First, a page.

Skip to main content

‘Voices in the Wilderness: Erris, Gas and Global Warming’.
The Mayo News
Thursday, 17 May 2007

Walk highlights global warming

Thursday, 17 May 2007

ROUSING THE PEOPLE?Christy Moore sang a song before taking part in the Famine Walk between Doolough and Louisburgh last year. ?Pic: Keith Heneghan/PhocusFamine Walk to highlight global warmingMichael DuffyTHE very successful annual famine walk from Doolough to Louisburgh will this year take place on Saturday, May 26 and will feature the theme ‘Voices in the Wilderness: Erris, Gas and Global Warming’.The organisers, Afri and Louisburgh Community Project, have also announced that the leaders of the walk along the picturesque route will be Gary White Deer, an internationally-known painter, tribal chanter and dance leader; Dr Janie White Deer, a promoter of wellness and sobriety in tribal communities; Dr Mark Garavan, spokesperson for the Shell to Sea campaign and author of the recently-published book, ‘The Rossport 5’, and John Hoban, musician, singer, songwriter and poet.One of the organisers, Breda Ruane of the Louisburgh Community Project, has said this year’s topics was chosen as ‘the threat posed by global warming and climate change has seeped into public consciousness like never before’.“Questions are being asked as to what we can do to avoid the dangerous consequences of our addiction to fossil fuels. The good news is that many people are showing tremendous courage and taking great personal risks to resist the threat of global warming. These people are to be found all over the world: in the Niger Delta, in Asia (such as in West Papua) and here in Ireland - in Erris and elsewhere,” said Ms Ruane. Two of the leaders of the walk, Mark Garavan and John Hoban, will be well known to the Mayo public but the organisers are also delighted to have Gary and Jane White Deer as the other leaders of the famous walk. Gary White Deer, Choctaw has represented the Irish-Choctaw Famine link on many occasions and has made documentary film appearances on RTÉ, BBC, PBS, National Geographic Explorer, and Turner Broadcasting. Gary is the author of the forthcoming book, ‘Chahta Bilia Hoke; an Overview of Choctaw History’.Dr Janie White Deer, Choctaw and Jicarilla Apache, was raised at the foot of Oklahoma’s Buffalo Mountain. She now travels extensively as a highly-sought-after consultant for various American and tribal programmes. She recently initiated Project CHARA, which partnered with Children in Crossfire to raise monies for elderly Choctaw victims of Hurricane Katrina. She is also active in preserving tribal traditions, and co-recorded the CD ‘Oklahoma Choctaw Dance Songs’.“We are delighted to have all four people to lead this year’s walk, which promises to be one of the best ever and we hope to attract hundreds of people from all over the country along with local people from Louisburgh, Mayo and Galway,” said Ms Ruane. The annual ten-mile sponsored walk from Doolough to Louisburgh commemorates those who died in 1849 along this route and the organisers also use the walk as ‘an act of solidarity with those who suffer injustice in today’s world’. This Saturday, a special event organised in conjunction with the walk takes place in Louisburgh Parish Hall. A creative response to this year’s theme ‘Voices in the Wilderness: Erris, Gas and Global Warming’ will see six artists display paintings inspired by the Shell to Sea Campaign.Their work, sponsored by Castlebar Shell to Sea, will be on public display during the Famine Walk. The artists – Tom Meskell, David Gearty, Isabela Basombrio Hoban, John Mulloy, Mick Smyth and Clare Griffen – will, in their own individual and creative ways, express the emotions associated with the campaign on canvas and their work will be exhibited during the famine weekend.For further information on these events please contact Breda Ruane, Louisburgh Community Project on 098 66218.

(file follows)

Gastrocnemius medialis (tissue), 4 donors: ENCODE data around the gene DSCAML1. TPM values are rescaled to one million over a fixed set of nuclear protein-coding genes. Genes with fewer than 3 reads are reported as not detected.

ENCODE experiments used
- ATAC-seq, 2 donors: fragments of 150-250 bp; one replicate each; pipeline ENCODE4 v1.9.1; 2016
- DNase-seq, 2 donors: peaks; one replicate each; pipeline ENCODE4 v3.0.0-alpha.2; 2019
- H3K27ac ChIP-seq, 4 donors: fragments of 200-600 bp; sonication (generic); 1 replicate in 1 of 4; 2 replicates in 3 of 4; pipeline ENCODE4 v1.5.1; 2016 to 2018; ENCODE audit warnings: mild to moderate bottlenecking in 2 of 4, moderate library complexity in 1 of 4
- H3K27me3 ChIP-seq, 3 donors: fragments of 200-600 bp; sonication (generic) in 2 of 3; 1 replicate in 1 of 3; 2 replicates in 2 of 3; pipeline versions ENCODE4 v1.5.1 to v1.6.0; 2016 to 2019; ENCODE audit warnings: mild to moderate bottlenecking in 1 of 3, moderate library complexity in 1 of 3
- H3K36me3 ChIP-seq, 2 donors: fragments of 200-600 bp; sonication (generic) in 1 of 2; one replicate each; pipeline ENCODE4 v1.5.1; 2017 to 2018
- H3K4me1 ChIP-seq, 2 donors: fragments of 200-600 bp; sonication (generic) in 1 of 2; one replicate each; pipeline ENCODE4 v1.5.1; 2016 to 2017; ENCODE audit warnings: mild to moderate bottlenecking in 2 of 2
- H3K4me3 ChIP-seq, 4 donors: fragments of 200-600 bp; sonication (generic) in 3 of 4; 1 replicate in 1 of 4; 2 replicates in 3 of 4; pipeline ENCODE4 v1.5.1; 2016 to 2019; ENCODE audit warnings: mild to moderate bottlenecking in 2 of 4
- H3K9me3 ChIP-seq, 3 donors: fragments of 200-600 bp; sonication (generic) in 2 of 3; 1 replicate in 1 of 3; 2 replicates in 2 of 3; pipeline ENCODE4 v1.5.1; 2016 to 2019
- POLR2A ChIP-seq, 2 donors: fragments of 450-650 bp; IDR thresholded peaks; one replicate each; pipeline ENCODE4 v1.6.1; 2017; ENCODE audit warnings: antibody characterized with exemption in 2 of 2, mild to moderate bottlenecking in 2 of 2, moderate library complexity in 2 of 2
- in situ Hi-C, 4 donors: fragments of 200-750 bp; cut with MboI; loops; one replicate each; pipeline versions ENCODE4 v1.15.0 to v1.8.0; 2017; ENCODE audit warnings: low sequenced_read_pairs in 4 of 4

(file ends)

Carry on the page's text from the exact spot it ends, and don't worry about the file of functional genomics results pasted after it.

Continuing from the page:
Posted Date: 
20 May 2007 - 10:00am